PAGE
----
Thought Leadership

The Ever-Changing Nature of Leadership

Core Leadership Skills Need to Include Bushwhacking

By Karen L. Cates and Naini Serohi
Academic Advising Team, Executive Development Program

bushwhack (verb): 1. To live or travel in wild or uncultivated country; 2. To travel by foot in uncleared terrain; 3. To clear a path or advance through thick woods especially by chopping down bushes and low branches. — Merriam-Webster.

Outdoor adventurers know the benefits of bushwhacking. When you clear your own trail, you might discover new pathways, experience new vistas or even get to your destination faster. Bushwhacking isn’t for the faint of heart, however. You may discover you don’t have the right gear, you have an aversion to uncertainty or worse: you get lost and find your newly blazed path isn’t getting you any closer to your journey’s end.

Despite the potential for hardship, bushwhacking has the potential to be an important part of your leadership tool kit. Not the “in the woods” kind, but the kind that requires you to think on your feet, to marshal your best critical thinking skills; the kind that requires you to expand your bandwidth to consider all sorts of obstacles and how to get around them; the kind that only works when you are well prepared for whatever comes your way. A few lessons from the outdoor adventurer apply here:

  1. Know your team’s skills and have the right gear. You need to be able to count on your team to step up when you need them, bringing their best knowledge and decision-making skills. Have the right people and inventory their talents. What is their appetite for bushwhacking? Be sure you have cultivated the resources to manage whatever your organization or your industry throw your way.
  2. Have a general plan. Know where you are going, but don’t micromanage how you and your team will get there. You don’t have to blaze every new foot of trail, but beware of old roads that get you to the same old places. Respect the rules (and the law), and meet deadlines. You don’t want others wondering if you really know what you are doing.
  3. Keep everyone together and check in regularly. Keep track of who is doing what. And remember, others are waiting for the results of your work. Manage up and manage down: where are you? What progress are you making? What (additional) resources will you need to reach your goal?
  4. Know when to stop and turn around. Jim Goodnight at SAS Institute used to tell his people it’s OK to dig holes — just know when to stop digging. Sometimes bushwhacking doesn’t get you where you wanted to go. Sometimes you need to stop, reflect, reorganize and redeploy.

Bushwhacking skills allow you and your team to shift gears in the middle of a project, recognize danger on the path you are currently taking and discover new ways to get the job done. It’s ok to start small, hone your team and refine your collective bushwhacking skills. You will be surprised by how far they can take you, especially when plans change. And don’t they always?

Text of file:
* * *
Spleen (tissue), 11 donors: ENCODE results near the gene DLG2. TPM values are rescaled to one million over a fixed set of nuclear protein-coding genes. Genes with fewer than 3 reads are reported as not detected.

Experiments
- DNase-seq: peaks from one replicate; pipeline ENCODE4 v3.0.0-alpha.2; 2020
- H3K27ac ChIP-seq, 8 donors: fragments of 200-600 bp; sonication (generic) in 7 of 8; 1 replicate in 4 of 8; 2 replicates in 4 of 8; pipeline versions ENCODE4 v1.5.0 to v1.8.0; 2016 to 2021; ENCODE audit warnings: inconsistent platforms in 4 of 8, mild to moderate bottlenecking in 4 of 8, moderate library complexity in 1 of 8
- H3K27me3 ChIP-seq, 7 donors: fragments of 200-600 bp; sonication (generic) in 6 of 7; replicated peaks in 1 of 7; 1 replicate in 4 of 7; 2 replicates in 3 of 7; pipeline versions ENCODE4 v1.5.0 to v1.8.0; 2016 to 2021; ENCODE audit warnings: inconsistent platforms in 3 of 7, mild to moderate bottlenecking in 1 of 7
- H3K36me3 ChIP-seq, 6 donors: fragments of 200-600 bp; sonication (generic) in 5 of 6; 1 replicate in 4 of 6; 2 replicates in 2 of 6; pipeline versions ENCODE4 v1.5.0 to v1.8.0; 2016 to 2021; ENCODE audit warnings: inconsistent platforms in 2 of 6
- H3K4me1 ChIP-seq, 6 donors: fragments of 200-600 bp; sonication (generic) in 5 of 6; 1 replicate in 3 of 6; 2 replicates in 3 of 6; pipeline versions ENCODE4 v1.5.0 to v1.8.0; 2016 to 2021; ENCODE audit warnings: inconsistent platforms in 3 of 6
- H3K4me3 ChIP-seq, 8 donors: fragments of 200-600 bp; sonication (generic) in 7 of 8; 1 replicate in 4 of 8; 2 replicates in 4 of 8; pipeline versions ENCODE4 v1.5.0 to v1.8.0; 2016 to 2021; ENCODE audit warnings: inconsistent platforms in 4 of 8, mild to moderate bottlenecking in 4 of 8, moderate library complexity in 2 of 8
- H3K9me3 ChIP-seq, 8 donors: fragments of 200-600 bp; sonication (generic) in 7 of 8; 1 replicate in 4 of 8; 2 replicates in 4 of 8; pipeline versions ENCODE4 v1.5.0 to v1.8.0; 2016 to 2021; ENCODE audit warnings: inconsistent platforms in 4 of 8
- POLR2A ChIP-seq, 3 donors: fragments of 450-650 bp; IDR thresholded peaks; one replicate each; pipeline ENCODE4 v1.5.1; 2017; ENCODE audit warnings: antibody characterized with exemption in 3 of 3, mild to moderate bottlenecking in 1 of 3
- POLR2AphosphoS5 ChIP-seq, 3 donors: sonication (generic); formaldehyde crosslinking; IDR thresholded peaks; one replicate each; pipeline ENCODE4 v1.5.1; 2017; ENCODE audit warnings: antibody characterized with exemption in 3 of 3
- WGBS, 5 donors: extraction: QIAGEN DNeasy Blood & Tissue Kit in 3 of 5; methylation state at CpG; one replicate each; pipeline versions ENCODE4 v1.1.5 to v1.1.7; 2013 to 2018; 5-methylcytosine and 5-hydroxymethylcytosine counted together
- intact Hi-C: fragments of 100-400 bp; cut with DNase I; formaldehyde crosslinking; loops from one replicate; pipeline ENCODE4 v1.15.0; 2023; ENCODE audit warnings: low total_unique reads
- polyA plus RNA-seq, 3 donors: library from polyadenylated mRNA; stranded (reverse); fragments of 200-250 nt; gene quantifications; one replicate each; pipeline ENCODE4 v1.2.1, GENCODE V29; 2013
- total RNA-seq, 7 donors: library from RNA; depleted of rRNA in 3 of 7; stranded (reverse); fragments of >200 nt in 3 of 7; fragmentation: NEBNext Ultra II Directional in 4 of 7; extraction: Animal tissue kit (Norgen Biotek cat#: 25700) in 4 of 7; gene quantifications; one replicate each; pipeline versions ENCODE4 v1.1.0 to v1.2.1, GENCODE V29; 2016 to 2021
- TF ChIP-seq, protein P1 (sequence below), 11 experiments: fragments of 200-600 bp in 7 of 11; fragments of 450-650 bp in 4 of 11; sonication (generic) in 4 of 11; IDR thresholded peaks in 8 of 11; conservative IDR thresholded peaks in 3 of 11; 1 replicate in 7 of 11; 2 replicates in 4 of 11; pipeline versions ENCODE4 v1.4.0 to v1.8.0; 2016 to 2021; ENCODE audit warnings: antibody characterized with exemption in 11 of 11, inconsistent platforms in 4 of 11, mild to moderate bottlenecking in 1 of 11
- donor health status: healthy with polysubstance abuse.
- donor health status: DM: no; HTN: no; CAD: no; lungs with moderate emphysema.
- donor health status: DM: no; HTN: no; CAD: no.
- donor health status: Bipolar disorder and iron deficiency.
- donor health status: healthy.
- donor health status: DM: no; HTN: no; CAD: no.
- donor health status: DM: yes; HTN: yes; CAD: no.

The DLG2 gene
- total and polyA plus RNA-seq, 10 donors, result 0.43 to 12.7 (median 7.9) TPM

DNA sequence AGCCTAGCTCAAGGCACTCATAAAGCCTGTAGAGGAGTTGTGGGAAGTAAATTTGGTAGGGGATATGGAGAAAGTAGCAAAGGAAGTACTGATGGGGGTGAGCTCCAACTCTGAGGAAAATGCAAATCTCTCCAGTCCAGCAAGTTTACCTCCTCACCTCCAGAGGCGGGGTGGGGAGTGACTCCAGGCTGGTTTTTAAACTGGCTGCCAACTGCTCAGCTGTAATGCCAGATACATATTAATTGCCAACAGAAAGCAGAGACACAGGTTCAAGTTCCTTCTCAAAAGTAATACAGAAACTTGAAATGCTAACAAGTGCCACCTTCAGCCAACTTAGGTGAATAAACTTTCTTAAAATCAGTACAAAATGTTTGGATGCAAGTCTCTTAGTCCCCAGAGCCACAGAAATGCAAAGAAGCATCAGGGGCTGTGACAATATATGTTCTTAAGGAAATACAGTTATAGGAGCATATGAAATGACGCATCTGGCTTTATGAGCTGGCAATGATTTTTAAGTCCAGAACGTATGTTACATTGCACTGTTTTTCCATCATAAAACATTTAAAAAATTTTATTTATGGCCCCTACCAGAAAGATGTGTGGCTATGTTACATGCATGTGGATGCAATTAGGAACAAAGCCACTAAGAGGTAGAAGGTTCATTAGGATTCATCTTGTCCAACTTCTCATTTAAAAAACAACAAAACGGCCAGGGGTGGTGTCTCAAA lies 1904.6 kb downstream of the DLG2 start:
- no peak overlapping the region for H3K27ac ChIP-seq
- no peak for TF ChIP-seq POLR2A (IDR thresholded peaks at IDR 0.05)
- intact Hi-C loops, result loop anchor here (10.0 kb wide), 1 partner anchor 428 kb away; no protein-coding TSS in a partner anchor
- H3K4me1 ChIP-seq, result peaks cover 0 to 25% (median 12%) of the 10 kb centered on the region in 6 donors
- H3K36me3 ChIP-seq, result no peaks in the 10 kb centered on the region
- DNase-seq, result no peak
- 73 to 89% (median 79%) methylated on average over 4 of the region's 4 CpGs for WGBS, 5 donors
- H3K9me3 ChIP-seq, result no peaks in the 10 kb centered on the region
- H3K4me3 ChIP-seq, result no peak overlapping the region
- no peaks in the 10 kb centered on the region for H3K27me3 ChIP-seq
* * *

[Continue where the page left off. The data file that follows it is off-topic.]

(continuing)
Karen Cates has been teaching at the Kellogg School of Management at Northwestern University since 1994. For nine years, she taught Negotiations, Human Resource Management, and Organizational Behavior courses to MBA and Executive MBA students. As a lecturer in executive programs over the past 15 years, she has developed programming and consulted with client companies (domestic and global) around issues of organizational alignment, leadership development, communication, strategic planning and employee relations. She is currently an Academic Director in Kellogg Executive Education's Executive Development Program.

Request More Information: Executive Development Program

Topic

Leadership


Executive Development Program

The Kellogg Executive Development Program transforms organizational leaders. It equips top-performing, mid-level to senior managers to make decisions and take strategic action based upon both traditional and innovative business practices. Participants build skills and awareness as they realize their potential for assuming general management roles.

Executive Development Program: Upcoming Sessions

June 8-26, 2020

Start: June 8 at 8:30 AM

End: June 26 at 11:45 AM

Weeks 1 & 2: Evanston campus
Week 3: Chicago campus

This Approval Program is limited to individuals with specific business experience. All applications will be subject to review and approval from the program’s Academic Director.

$34,450

Fee includes lodging and most meals

October 5-23, 2020

Start: October 5 at 8:30 AM

End: October 23 at 11:45 AM

Weeks 1 & 2: Evanston campus
Week 3: Chicago campus

This Approval Program is limited to individuals with specific business experience. All applications will be subject to review and approval from the program’s Academic Director.

$34,450

Fee includes lodging and most meals

Kellogg School of Management

James L. Allen Center
2169 Campus Drive, Evanston, IL 60208
Directions
847.467.6018